Today is my 47th birthday which is really strange since last year I turned 20. I thought I was 17 for this story but brilliant reader Michael reminded me that this was in 1987, so I was 20 and in college (but still living at home). I was confusing two different stories. So maybe I really am 47. I seem to be forgetting everything.
Anyway, I was 20 years old. The Cleveland Browns had just beaten the New York Jets in what remains the single greatest sports fan day of my lifetime. The Browns trailed by 10 in that game with three or so minutes left, and they were finished, and I was lower than I had probably ever been as a fan, and then there was an astonishing series of events.
1. The officials gave the Browns an absolutely awesome spot (or terrible, if you’re a Jets fan), giving them a first down when really they were probably a full two yards short.
2. Mark Gastineau committed one of the dumbest roughing-the-passer penalties ever. I remember it being on third down and 495 but that might not be exactly right. The Browns went on to score a touchdown.
3. The Jets recovered the onside kick but decided, for reasons unknown, to run a quarterback draw on third down and the Browns sacked him (in those days the clock stopped on a sack).
4. A sometimes forgotten man in dreadful Jets history, Carl Howard, committed a horrendous pass interference penalty to set the Browns up.
5. The Jets let Webster Slaughter slip behind the defense for a bomb that put the Browns right on the lip of the goal line. The Browns almost celebrated away their chance to win — it was horribly spellbinding watching them dance around while the clock ticked down — but eventually kicked a game-tying field goal.
6. The Browns Mark Moseley missed a chip shot field goal in overtime that would have won it. But at that point the Jets were so defeated they couldn’t have scored if the Browns defense left the field. Moseley got a second chance, and the Browns won the game in double-overtime.
It was perfect. Utterly perfect. Greatest fan day of my life. The Browns were dead and then they were alive and then they were dead again and then they won. I was almost crying with happiness. Nothing that good had ever happened to one of my teams. I was absolutely sure — 100% sure — the Browns were going to the Super Bowl. And for the first 20 years of my life, this was more or less my only life goal. That was the happiest birthday of my life, at least up to that point. I turned 20 four days after the Jets game.
Three days later John Elway led Denver on the Drive and, yeah, the fumble and the Jordan shot and the Mesa game and the Royals and the Chiefs and …
You know that line in City Slickers where they are talking about their greatest day and Phil says it was his wedding day. Then they asked him, “What’s your worst day?” And he says, “every day since is a tie.” There have been a handful of good moments in my sports fan life since I turned 20. But mostly, every day since has been a tie.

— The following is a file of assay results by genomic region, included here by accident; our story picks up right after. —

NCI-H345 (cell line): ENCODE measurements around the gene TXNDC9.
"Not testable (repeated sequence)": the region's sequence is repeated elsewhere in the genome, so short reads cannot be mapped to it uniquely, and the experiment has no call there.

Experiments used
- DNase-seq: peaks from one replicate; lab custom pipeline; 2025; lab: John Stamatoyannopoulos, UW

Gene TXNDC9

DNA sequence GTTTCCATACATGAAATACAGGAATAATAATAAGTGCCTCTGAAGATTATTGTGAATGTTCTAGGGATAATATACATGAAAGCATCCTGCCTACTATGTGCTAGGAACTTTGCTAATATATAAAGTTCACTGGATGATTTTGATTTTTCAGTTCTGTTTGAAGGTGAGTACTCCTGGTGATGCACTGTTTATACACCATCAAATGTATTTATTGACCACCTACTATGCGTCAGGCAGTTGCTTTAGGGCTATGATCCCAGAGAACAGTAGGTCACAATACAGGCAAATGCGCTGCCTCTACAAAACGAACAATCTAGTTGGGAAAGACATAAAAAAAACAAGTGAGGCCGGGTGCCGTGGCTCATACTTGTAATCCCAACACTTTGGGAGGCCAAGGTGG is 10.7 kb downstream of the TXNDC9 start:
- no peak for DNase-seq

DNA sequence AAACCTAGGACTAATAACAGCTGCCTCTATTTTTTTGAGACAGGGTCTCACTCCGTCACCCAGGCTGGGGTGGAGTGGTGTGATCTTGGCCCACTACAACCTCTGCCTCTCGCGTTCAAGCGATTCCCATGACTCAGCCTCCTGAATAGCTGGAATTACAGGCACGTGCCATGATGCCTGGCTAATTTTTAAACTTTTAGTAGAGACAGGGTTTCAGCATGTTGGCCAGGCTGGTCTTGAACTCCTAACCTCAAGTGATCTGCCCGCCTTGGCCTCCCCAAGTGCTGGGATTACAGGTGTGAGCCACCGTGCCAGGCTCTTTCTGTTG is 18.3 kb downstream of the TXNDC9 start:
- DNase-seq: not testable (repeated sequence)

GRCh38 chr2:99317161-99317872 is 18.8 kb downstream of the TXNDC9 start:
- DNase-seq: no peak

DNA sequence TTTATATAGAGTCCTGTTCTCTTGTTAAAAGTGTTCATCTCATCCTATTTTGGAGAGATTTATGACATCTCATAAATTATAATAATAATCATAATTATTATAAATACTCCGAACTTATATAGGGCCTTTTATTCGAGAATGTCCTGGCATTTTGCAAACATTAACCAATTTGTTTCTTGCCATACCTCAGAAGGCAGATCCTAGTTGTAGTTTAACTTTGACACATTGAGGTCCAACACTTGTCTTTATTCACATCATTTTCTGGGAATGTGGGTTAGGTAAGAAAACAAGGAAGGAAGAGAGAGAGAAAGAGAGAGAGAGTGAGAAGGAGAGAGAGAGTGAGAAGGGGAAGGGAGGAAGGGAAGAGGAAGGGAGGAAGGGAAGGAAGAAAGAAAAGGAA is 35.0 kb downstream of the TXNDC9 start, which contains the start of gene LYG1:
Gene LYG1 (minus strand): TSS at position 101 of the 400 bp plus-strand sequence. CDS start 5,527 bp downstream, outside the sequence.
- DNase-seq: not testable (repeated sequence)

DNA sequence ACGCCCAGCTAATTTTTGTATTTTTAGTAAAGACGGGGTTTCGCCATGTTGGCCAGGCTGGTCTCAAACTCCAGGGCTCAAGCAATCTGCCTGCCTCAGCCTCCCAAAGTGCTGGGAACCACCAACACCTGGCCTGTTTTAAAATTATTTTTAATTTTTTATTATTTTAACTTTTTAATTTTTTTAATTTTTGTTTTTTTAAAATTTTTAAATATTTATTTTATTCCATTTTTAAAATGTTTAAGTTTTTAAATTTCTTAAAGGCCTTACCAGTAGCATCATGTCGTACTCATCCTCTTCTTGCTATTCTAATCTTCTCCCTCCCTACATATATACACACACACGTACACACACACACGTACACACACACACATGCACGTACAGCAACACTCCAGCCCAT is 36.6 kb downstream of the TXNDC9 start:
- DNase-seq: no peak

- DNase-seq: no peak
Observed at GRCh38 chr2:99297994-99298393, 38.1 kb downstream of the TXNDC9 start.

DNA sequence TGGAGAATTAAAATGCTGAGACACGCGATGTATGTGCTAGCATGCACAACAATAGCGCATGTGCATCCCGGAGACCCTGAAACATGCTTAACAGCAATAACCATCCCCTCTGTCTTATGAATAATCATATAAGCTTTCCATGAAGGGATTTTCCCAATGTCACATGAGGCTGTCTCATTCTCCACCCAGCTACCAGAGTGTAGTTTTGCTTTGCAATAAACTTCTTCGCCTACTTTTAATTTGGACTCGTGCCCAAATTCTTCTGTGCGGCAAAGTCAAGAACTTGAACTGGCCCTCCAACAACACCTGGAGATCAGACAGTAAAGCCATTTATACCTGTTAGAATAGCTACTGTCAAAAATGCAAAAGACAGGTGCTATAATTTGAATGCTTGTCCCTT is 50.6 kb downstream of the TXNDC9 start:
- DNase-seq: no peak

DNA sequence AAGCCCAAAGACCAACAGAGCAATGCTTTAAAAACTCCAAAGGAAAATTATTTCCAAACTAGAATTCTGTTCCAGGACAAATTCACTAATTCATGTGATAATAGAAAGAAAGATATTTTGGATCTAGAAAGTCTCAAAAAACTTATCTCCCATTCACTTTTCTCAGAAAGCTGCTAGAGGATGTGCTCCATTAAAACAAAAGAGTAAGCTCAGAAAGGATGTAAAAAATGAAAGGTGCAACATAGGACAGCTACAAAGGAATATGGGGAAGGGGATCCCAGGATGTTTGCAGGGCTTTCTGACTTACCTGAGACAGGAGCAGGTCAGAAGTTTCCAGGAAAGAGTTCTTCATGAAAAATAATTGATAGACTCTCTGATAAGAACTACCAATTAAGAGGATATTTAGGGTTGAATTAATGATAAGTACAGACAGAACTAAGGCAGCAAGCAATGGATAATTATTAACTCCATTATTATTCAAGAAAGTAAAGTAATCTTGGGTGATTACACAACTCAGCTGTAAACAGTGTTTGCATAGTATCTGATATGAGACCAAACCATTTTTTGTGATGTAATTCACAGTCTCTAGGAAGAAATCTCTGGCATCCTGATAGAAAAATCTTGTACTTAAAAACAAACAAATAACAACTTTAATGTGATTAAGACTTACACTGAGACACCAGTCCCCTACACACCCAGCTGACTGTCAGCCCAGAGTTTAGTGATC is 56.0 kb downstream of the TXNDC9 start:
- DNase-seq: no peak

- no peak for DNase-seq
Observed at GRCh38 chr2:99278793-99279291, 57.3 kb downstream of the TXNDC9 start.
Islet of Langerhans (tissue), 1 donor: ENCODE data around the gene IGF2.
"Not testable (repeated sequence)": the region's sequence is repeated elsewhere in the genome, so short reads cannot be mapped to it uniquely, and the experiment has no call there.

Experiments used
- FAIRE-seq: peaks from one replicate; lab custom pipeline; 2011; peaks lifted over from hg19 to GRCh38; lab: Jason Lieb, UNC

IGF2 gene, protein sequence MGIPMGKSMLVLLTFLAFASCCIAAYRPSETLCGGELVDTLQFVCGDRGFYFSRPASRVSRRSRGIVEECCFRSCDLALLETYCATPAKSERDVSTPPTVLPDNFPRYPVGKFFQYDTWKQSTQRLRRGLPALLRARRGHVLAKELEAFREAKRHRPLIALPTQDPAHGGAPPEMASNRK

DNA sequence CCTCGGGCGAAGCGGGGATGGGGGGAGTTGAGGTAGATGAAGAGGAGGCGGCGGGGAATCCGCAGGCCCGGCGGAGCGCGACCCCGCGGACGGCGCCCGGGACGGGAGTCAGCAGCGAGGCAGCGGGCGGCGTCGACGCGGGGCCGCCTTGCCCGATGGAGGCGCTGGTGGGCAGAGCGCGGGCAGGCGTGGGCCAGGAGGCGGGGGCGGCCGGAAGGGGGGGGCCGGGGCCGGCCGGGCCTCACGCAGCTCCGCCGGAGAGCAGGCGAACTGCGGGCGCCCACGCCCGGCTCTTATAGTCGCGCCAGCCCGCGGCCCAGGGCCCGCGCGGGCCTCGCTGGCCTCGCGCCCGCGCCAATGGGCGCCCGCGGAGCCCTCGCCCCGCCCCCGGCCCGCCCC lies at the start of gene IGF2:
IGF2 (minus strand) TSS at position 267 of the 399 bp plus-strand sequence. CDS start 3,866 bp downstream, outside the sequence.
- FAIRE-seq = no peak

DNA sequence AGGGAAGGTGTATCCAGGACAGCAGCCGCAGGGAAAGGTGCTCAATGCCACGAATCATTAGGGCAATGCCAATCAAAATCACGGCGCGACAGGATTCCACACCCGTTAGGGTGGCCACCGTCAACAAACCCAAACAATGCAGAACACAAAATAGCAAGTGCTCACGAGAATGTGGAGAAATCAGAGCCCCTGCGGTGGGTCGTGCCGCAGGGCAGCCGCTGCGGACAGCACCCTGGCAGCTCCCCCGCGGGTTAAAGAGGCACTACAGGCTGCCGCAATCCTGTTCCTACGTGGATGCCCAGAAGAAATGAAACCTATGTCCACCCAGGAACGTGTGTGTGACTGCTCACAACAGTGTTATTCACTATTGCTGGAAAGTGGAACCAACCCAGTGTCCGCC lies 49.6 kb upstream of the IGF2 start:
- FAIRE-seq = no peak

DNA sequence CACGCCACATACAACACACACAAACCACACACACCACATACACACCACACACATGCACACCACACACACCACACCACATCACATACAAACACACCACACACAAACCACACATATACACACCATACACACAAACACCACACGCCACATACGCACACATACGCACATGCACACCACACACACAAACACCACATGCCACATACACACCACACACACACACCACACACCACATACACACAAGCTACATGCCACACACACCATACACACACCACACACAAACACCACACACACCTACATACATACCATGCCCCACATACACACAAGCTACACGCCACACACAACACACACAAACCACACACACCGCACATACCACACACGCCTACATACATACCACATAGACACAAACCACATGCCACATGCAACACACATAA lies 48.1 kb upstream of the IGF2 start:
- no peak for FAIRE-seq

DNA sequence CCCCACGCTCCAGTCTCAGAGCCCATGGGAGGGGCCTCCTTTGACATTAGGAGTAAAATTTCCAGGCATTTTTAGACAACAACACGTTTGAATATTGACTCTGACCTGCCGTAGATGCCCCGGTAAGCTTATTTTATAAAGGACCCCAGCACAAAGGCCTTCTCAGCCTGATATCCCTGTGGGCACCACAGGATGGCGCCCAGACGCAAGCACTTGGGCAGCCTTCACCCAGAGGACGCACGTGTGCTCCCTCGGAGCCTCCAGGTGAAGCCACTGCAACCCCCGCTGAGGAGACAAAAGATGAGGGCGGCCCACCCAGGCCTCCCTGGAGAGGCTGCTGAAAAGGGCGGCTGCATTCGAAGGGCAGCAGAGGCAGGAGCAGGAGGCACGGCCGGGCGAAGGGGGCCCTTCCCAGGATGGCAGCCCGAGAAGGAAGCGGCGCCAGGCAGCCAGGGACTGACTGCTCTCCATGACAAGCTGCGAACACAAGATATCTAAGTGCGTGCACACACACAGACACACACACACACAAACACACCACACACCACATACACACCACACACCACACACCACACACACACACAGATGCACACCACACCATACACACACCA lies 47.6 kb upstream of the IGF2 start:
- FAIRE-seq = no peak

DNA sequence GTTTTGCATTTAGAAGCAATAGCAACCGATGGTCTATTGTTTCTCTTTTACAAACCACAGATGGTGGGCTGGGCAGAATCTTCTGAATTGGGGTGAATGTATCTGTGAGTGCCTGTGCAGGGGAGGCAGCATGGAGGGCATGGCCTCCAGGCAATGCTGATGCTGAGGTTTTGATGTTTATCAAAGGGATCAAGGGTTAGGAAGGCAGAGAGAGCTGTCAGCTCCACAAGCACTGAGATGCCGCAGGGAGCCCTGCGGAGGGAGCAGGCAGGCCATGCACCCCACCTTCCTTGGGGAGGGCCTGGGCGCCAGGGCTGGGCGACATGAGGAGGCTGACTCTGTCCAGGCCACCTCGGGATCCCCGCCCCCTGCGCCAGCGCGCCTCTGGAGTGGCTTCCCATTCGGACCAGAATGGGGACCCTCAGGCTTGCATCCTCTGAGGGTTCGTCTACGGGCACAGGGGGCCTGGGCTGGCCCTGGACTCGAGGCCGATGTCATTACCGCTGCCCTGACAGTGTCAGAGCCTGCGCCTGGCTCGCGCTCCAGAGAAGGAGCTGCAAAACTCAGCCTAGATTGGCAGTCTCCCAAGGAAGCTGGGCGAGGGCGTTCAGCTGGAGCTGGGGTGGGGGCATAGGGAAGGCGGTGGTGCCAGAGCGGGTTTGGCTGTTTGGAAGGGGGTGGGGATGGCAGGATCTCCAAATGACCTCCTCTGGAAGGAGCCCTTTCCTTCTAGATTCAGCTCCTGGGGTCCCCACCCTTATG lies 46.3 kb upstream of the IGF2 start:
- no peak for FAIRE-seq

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I just got a happy birthday greeting from my credit card company. Didn’t think they cared.
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My wife gave me the single greatest sports birthday present ever today. Well, a few years ago, she gave me a week at Kansas City Royals fantasy camp, which was awesome, especially when I crushed (no, really, crushed) a fly ball that one-hopped the fence (or rolled to it or didn’t quite make it to the fence or — hey, it didn’t get caught). John Mayberry yelled from the dugout, “Big Joe!” It cannot get better than that.
Unfortunately, this led to my lowest sports moment ever, my next at-bat, when George Brett wandered over from his field to watch me hit because he’d heard about my big blast. I looked at a called third strike. I’m sure it was outside. George walked away in disgust.
Anyway, this present might be even better.
I’m going to be playing tennis with John McEnroe, Jimmy Connors, Mats Wilander and, my personal tennis hero, Ivan Lendl. They’re coming to town for an exhibition and I guess before their matches they put on this clinic with some people and Margo, my beloved wife who knows me better than anyone, got me into the clinic. I’m going to be hitting tennis balls against McEnroe and Connors and Wilander and Lendl. I’m like a kid again. You know, except for that bad back.*
*I’ve never had a massage in my life. I hear people talk about them like they’re good things — are they really?
I should probably mention my one experience with Ivan Lendl. I’ve talked to the other three players before, but Lendl was different. He was playing at a tournament in Cincinnati, this was at the end of his career, and I was columnist in town. I had written something in the paper about how Lendl was my childhood tennis hero. Don’t ask why … I have no idea why I picked Lendl. I liked the way he played, I guess.